Updated Jan. 16
Jake Baird is being remembered by friends and family as a fun-loving kid who was “full of love and joy,” his grandfather Alfred Woollacott told The Times.
Jake was killed in a single-car crash Friday morning in Chilmark that remains under investigation by State Police.”
“There wasn’t a person who met him who didn’t like him,” Mr. Woollacott said.
A memorial of flowers, balloons, photos, and messages emerged at Martha’s Vineyard Regional High School in tribute to Jake Baird, the 17-year-old Martha’s Vineyard High School senior.
Two other teens were injured in the crash, though police, who have not released their names, said their injuries are non-life-threatening. Prior to the crash, the high school senior was driving from Aquinnah to bring a friend to work, his grandfather told The Times.
School was not in session Friday, but administrators opened the building for students in need of grief counseling.
“The Martha’s Vineyard Public Schools community is deeply saddened and extends its heartfelt sympathy to the friends and family of Jake Baird, a student at Martha’s Vineyard Regional High School,” School Superintendent Matt D’Andrea wrote in an email Friday. “Jake passed away this morning after succumbing to injuries suffered in a car accident.”
The single-car crash occurred on Middle Road in Chilmark just before 8 am. All three teens were taken to Martha’s Vineyard Hospital, according to police. In a press release, Chilmark Police Chief Jonathan Klaren said the 17-year-old driver was pronounced deceased at the hospital. Jake Baird was killed in the crash.
The crash happened near the intersection of Tea Lane, Timothy Carroll, deputy fire chief in Chilmark, said. Jake Baird’s 1994 Chevrolet Blazer appeared to have left the road, crashed through some trees, and wound up in a swamp, police and fire officials said.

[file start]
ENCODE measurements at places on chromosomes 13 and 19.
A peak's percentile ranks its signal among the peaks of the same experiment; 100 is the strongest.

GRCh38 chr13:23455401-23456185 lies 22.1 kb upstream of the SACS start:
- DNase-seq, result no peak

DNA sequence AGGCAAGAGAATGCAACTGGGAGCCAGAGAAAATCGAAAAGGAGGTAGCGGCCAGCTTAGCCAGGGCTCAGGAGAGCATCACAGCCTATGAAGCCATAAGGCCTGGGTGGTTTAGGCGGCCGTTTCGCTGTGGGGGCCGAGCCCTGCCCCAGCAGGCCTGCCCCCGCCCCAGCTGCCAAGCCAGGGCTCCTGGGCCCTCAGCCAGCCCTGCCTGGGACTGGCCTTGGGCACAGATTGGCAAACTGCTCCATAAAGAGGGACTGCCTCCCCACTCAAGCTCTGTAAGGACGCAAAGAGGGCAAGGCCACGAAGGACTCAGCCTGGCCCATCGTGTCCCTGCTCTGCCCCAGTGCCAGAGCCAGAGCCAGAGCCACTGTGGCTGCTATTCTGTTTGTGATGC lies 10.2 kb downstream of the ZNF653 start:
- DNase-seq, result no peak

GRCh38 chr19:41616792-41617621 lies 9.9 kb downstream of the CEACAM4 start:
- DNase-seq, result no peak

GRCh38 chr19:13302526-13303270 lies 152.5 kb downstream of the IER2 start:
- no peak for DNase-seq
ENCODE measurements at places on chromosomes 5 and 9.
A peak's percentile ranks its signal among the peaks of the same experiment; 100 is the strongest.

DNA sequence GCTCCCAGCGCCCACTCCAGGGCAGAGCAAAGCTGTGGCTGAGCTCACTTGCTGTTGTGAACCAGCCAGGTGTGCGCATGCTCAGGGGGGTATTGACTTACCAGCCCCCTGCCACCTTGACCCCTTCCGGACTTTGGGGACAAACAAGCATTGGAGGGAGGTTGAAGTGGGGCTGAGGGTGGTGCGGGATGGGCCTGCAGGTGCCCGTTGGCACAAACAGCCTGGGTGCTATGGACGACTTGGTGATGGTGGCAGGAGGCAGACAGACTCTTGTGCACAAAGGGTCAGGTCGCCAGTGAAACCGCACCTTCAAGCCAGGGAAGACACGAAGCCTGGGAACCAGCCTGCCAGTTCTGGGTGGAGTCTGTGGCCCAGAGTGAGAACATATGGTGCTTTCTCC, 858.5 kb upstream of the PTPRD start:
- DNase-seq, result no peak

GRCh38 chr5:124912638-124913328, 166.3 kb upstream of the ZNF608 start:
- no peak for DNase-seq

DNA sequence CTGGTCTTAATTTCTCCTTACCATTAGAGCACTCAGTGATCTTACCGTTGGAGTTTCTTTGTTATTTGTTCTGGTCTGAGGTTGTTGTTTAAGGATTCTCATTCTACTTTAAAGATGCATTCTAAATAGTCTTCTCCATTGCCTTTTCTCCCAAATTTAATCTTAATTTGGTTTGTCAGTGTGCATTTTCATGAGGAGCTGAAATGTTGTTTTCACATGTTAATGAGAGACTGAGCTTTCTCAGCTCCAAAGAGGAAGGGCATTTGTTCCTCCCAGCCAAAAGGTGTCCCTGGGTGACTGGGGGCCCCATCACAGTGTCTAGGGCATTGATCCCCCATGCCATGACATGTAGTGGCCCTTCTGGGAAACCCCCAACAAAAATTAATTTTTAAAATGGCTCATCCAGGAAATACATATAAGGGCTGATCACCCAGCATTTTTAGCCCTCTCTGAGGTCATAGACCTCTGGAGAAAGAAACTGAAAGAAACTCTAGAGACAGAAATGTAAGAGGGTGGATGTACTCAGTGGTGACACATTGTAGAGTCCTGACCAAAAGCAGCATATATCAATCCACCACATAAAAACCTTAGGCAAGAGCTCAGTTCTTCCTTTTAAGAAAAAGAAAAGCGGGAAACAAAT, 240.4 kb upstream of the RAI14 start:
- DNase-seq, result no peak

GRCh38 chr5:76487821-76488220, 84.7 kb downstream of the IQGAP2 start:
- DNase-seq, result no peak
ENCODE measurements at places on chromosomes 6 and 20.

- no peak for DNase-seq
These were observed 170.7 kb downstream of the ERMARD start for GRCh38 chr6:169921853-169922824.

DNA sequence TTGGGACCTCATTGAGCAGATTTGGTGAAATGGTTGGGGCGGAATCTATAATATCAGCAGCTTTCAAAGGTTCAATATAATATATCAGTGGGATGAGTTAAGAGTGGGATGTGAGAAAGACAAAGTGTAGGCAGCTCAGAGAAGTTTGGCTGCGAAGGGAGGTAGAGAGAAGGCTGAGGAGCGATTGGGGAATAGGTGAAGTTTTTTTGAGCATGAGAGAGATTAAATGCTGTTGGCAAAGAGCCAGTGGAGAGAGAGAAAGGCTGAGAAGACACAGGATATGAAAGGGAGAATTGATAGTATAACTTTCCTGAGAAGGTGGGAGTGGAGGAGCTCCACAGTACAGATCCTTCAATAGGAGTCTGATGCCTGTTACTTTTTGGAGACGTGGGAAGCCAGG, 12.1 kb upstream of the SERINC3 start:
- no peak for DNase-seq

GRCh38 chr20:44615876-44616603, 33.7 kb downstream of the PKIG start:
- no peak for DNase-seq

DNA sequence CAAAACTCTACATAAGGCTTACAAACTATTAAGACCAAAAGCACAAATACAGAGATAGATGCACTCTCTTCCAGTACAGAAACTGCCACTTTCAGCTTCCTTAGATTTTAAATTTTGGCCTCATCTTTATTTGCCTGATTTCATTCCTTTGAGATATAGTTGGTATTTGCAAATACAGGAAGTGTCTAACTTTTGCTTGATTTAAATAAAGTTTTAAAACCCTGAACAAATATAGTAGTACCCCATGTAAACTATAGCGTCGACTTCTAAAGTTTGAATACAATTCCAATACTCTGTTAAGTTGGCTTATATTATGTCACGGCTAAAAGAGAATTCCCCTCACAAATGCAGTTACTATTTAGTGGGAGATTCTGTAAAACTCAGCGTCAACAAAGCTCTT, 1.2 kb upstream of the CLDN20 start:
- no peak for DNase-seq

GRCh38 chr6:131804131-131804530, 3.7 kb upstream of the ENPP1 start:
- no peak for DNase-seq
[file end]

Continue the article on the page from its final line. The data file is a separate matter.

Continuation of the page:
A passing West Tisbury firefighter first arrived at the accident, Mr. Carroll said. Both the firefighter and a Chilmark police officer, who arrived soon afterward, rendered emergency care at the scene, he said.
“This loss is sure to raise many emotions, concerns, and questions for our entire school, especially our students,” Mr. D’Andrea wrote. “MVRHS has a crisis intervention team made up of professionals, within our school and in our community, trained to help with the needs of students, parents, and school personnel at difficult times such as this.”
Students and teachers gathered at the school throughout the afternoon. Counselors were also available over the weekend and Alex’s Place also provided a venue for teens to come together.
“Our condolences and thoughts go out to the family and friends of Jake. This is a difficult time for everyone, but I know our students and staff will be able to lean on each other as they remember their classmate,” Mr. D’Andrea wrote.
As students returned to classes after the four-day weekend, counselors were still being made available, Principal Sara Dingledy wrote in an email. “We set up a space for students to share thoughts, words, pictures, memories throughout the day,” she wrote. “Many students also took the lead with this, and had their own gathering spots in the school where they worked through the loss together. A big shout-out to Hospice and [Island Counseling Center], who shared counselors with us throughout the day.”
Guidance counselors are making arrangements for students to reschedule exams if needed, Ms. Dingledy wrote. “Other students will take their midterm exams starting tomorrow and finishing on Monday,” she wrote.
Police remained at the scene well after the crash, waiting for the state police accident reconstruction team to arrive. Skid marks could be seen on the road shoulder Friday morning. The Blazer was about five feet off the road in boggy brush. The back of the vehicle was ripped off by rescue crews using hydraulic tools to remove those injured in the crash.